“It’s a mug’s game, then?” Dave, one of the hosts of the podcast Jeroen, my co-founder and VP Engineering, and I were being interviewed on, said to us.
I had just finished telling him that the odds of raising funding for a startup are around one in one hundred. So, Dave was rightfully asking me if starting a company was worth it.
“I love what I’m doing,” I said. “And, if I didn’t love what I’m doing, there would be no amount of money that would make it worth it.”
There are a lot safer ways to make lots of money than building a startup.
Yeah, if your startup hits unicorn status, then you’ll make more money than doing anything else. However, the odds are decidedly against your startup making it past year five, let alone becoming a unicorn.
So, if your goal is becoming financially independent, the safest way to achieve this is working your way up the corporate ladder. Yeah, you might not make it billionaire status, but you can become a millionaire many times over choosing this route.
You have to be really fanatical about what you’re doing to be a startup CEO.
“So, you guys are doing it for the love, then?” Dave asked us.
“Yes,” Jeroen answered. “This is what I always wanted to do.”
“Me too,” I said. “It’s a labor of love.”
I think labor of love is a great way to describe what it’s like to build a startup. Nothing’s going to be easy. You’re going to face the craziest problems that you never thought you’d face.
For example, here are some of the crazy things that happened to us:
- My friend and co-founder quit with no notice., and…
- TSMC, the most respected manufacturer of semiconductors in the world, inverted a mask layer on our first product rendering the product useless, costing us precious time and revenue, and…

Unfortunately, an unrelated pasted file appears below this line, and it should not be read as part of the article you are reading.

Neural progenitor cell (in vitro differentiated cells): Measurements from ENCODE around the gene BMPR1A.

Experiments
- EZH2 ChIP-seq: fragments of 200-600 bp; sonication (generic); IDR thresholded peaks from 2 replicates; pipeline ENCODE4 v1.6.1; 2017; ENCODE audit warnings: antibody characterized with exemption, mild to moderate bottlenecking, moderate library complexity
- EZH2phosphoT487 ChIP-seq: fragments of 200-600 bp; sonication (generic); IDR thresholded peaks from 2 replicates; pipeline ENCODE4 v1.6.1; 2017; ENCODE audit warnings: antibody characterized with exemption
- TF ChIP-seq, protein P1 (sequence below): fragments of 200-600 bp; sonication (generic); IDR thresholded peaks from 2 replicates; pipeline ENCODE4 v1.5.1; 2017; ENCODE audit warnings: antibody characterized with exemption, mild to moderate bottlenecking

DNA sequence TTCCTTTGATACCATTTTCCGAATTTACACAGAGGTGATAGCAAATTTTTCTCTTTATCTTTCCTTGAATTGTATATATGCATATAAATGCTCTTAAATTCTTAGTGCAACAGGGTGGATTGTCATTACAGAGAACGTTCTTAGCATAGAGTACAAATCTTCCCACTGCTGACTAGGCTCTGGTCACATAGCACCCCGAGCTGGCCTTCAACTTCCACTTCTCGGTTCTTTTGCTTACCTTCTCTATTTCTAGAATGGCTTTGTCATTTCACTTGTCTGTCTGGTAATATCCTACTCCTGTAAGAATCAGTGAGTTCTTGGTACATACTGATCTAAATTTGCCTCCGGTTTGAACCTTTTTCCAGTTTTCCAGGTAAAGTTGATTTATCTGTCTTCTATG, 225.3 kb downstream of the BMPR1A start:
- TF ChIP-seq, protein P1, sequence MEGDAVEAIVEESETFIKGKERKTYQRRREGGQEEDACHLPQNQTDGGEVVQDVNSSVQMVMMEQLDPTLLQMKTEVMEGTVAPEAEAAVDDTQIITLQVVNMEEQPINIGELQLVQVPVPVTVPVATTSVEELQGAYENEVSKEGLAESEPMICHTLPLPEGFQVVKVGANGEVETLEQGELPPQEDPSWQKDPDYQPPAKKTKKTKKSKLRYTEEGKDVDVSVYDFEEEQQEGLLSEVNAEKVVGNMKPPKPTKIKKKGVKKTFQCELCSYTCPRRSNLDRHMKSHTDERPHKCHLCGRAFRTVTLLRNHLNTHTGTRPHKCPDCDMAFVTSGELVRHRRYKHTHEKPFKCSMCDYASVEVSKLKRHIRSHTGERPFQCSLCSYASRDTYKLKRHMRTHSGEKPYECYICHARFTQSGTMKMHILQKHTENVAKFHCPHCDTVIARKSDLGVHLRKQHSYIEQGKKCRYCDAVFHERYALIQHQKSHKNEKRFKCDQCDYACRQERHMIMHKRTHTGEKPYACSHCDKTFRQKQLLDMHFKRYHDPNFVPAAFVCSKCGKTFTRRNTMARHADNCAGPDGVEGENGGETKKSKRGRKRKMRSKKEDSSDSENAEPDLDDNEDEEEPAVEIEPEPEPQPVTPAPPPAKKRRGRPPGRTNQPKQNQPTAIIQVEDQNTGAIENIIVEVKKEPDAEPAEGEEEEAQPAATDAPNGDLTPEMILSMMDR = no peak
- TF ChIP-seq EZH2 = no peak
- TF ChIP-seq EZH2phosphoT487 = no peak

- The lead designer engineer on our most important product had to take a leave of absence because of complications during his wife’s pregnancy, and…
- The worst global economic crisis to hit the world since the Great Depression in the 1930’s stopped venture funding of new startups in its tracks. It took us over two years to raise our initial funding, again costing us precious time and money.
As you can see, you have to be a little bit crazy to actually want to be a startup CEO.
You’d never make it as a startup CEO if you were in it just for the money. You’d quit and find a good paying corporate job to make your money.
And you know what? You’d be much happier and much more successful following that path.
You have to be a true believer in your startup if you and your startup are going to have any chance of success. Just to be clear, I’m saying you have to be a fanatic to have any chance at building a successful startup.
Why else would you put yourself through this misery unless you were a fanatic. But that just it, isn’t it? To you, it’s not misery, it’s actually fun to pull your startup from the brink.
That’s why, regardless of the result, founding a startup is worth it.